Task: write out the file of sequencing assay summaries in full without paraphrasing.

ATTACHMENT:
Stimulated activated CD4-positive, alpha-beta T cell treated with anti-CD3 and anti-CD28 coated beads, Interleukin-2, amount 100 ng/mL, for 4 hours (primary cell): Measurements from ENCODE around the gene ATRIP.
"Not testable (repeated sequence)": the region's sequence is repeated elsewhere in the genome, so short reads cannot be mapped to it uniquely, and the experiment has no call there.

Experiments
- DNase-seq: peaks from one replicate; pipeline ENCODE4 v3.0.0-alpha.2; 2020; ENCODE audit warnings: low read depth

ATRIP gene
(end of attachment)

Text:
Stimulated activated CD4-positive, alpha-beta T cell treated with anti-CD3 and anti-CD28 coated beads, Interleukin-2, amount 100 ng/mL, for 4 hours (primary cell): Measurements from ENCODE around the gene ATRIP.
"Not testable (repeated sequence)": the region's sequence is repeated elsewhere in the genome, so short reads cannot be mapped to it uniquely, and the experiment has no call there.

Experiments
- DNase-seq: peaks from one replicate; pipeline ENCODE4 v3.0.0-alpha.2; 2020; ENCODE audit warnings: low read depth

ATRIP gene